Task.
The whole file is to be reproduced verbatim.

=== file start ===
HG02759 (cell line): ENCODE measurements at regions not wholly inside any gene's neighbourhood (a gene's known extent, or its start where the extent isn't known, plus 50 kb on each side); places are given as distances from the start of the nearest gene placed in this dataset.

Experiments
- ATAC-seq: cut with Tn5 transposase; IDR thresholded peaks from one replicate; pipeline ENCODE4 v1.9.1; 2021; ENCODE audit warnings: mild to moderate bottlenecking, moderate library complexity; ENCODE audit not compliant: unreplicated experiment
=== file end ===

HG02759 (cell line): ENCODE measurements at regions not wholly inside any gene's neighbourhood (a gene's known extent, or its start where the extent isn't known, plus 50 kb on each side); places are given as distances from the start of the nearest gene placed in this dataset.

Experiments
- ATAC-seq: cut with Tn5 transposase; IDR thresholded peaks from one replicate; pipeline ENCODE4 v1.9.1; 2021; ENCODE audit warnings: mild to moderate bottlenecking, moderate library complexity; ENCODE audit not compliant: unreplicated experiment